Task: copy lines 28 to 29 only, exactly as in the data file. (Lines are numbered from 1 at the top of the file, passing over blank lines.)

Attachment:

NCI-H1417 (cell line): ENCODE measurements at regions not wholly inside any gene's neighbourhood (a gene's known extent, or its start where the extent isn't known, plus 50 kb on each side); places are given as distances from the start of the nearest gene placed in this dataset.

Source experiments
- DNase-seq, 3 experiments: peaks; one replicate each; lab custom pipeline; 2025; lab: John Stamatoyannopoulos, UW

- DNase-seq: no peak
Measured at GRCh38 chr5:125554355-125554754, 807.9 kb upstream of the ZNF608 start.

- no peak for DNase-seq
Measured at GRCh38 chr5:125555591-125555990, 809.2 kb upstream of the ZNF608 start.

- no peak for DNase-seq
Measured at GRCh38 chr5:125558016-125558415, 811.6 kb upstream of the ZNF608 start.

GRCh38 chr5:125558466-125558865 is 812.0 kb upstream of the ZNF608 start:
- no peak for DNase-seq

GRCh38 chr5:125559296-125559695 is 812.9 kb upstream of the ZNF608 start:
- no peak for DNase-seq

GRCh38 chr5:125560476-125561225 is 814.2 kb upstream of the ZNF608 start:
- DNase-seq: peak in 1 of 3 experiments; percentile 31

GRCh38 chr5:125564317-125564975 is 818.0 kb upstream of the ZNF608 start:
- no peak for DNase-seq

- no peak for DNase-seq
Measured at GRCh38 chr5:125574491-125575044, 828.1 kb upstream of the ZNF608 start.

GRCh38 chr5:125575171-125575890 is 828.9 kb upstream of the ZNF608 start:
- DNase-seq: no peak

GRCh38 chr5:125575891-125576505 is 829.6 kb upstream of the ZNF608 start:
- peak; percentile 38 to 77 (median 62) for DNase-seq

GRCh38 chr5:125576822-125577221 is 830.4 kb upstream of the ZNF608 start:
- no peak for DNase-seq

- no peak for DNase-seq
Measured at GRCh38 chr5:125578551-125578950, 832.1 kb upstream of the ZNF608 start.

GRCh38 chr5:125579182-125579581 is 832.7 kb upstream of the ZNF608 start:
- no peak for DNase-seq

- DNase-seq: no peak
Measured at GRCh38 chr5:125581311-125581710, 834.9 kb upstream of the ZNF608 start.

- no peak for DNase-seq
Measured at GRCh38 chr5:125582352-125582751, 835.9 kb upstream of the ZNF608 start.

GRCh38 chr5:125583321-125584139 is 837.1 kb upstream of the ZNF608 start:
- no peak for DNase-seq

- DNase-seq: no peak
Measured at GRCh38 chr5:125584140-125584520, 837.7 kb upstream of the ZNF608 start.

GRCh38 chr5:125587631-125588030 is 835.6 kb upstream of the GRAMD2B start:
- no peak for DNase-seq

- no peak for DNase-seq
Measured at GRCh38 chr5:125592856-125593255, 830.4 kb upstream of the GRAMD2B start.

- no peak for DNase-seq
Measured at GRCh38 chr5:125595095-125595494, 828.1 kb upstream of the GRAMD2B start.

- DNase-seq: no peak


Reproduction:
GRCh38 chr5:125579182-125579581 is 832.7 kb upstream of the ZNF608 start:
- no peak for DNase-seq